Transferring Timeshares Under a Living Trust
A living trust is a legal entity that is created during a person’s lifetime. The person who creates the trust, called a “trustor” or “settlor,” specifies who will receive the property held in the trust upon his death. If a person intends to leave her timeshare to her heirs through her living trust, it is important that she transfer her timeshare interest into the trust. If the person acquired the timeshare by way of a deed, the person must sign a new deed transferring the timeshare to her trust. If the timeshare is held by way of a lease or contract, the trust owner must list that timeshare as part of the trust property and assign her interest in the timeshare to her trust with an assignment form an Assignment of Ownership Interest.
Transferring Timeshares Under a Will
Similar to a trust, a will is a document created during a person’s life that leaves property to named individuals upon death. Unlike with a trust, the person who creates the will does not sign a deed or, if the timeshare is held by a lease or contract, sign an Assignment of Ownership Interest form. All that is required is language in the will that specifies the timeshare and the beneficiary who will ultimately receive the timeshare. The will must usually go through a court process called probate before the beneficiaries under the will can receive the timeshare interest.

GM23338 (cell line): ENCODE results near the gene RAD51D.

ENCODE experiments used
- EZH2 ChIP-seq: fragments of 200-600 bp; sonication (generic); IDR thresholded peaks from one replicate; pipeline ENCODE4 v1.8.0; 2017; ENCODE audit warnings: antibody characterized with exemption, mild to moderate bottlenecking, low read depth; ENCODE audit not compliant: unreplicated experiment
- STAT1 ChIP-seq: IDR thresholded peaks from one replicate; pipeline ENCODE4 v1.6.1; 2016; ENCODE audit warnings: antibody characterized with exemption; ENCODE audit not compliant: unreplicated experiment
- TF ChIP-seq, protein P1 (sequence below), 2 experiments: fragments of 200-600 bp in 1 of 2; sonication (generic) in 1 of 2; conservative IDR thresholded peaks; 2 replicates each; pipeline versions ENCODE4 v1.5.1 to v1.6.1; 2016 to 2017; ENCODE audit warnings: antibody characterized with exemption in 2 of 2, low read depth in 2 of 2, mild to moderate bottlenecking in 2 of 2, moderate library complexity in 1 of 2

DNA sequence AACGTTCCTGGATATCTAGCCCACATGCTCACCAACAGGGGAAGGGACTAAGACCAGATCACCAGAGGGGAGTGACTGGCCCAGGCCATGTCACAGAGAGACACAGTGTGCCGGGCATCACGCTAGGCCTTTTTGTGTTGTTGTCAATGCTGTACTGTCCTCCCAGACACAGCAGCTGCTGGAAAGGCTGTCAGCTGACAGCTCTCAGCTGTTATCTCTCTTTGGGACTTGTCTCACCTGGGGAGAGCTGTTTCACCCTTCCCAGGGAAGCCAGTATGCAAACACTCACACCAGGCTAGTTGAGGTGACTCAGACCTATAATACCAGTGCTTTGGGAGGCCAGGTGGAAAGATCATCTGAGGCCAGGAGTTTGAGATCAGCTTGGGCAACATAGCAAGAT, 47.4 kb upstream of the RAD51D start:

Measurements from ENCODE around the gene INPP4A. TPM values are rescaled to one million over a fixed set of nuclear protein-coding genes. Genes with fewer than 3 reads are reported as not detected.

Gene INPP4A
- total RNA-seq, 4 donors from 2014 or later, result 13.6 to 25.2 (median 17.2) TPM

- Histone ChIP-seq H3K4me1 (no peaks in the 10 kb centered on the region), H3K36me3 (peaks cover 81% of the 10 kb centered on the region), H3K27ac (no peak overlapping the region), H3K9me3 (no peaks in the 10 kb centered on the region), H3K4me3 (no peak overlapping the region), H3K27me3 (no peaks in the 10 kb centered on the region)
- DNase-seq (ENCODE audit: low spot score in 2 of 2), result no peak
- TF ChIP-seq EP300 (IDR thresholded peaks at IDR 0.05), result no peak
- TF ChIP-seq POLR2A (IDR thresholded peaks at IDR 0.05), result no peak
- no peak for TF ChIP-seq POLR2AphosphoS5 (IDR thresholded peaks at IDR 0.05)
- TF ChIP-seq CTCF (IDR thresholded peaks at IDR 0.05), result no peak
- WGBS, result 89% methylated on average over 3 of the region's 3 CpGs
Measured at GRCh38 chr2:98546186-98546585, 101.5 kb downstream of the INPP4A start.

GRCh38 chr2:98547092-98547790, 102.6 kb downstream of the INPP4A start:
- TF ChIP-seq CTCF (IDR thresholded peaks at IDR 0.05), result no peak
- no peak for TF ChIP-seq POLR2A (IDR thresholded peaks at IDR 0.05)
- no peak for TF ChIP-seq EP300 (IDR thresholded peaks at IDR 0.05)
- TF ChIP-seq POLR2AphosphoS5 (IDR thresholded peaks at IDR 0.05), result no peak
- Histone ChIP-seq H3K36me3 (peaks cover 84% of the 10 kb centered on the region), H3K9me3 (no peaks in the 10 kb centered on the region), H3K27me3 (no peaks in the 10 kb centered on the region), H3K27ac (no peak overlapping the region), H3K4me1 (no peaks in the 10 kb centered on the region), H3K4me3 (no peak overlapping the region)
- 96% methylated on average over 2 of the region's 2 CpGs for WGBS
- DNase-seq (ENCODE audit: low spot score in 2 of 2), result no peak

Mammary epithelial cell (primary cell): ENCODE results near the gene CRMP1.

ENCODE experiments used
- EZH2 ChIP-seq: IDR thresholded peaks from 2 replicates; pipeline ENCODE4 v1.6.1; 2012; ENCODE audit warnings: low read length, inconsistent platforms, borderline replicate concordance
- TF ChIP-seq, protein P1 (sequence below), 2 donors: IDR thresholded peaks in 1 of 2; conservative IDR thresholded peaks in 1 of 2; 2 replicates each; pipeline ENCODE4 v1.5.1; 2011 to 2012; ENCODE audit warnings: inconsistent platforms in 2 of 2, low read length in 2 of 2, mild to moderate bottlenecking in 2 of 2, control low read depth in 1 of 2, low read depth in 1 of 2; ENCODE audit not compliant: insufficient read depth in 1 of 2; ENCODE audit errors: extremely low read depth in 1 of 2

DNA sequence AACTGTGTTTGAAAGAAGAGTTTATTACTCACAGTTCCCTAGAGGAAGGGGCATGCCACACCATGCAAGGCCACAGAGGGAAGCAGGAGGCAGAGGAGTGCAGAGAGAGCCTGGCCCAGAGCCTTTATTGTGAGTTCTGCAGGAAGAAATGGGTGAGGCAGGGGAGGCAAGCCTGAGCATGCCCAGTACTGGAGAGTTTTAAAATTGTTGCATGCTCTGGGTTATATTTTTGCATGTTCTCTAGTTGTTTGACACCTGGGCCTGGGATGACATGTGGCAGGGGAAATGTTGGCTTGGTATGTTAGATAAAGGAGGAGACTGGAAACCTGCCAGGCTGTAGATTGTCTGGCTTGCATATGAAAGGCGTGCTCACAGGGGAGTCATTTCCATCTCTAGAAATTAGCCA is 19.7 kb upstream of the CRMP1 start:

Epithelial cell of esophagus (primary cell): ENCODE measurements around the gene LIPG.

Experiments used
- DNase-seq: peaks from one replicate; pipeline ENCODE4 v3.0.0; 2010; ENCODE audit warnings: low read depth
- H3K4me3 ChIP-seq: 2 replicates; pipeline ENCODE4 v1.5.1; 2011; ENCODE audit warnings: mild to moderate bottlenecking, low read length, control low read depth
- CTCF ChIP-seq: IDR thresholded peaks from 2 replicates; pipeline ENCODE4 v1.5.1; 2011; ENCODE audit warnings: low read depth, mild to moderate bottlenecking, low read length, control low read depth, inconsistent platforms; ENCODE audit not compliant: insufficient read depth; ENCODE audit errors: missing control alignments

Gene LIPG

Transferring Timeshares with Joint Ownership
It is possible to own a timeshare with more than one person. This form of ownership is often referred to as joint ownership. If ownership of the timeshare is held by way of a deed, the timeshare owner could sign a deed transferring the timeshare to herself and to her heirs as joint tenants. Joint tenancy allows one co-owner’s interest to automatically pass to the surviving joint tenants without probate. If the timeshare is owned by way of a lease or contract, the timeshare owner can make the ownership change through the timeshare company. It is important to note that there may be serious tax consequences involved with changing ownership to add the heirs. A timeshare owner considering this option should first consult with a tax professional.
Transferring Timeshares Through Probate
A timeshare interest can be passed to the owner’s heirs through probate without establishing a will, trust, or a joint ownership arraignment, but there are a number of disadvantages to this option. First, the probate process can take months and even years to conclude, and the court will not transfer the timeshare interest to the heir until the court process is over. Second, the probate court imposes a number of fees when handling a person’s estate. Those fees are paid out of the deceased person’s property before any property is transferred to the heirs. If there is not enough cash to pay the probate fees, the court could sell the timeshare to generate the funds. Finally, the court will distribute the timeshare interest only to those heirs specified under state law, which may not match the wishes of the timeshare owner.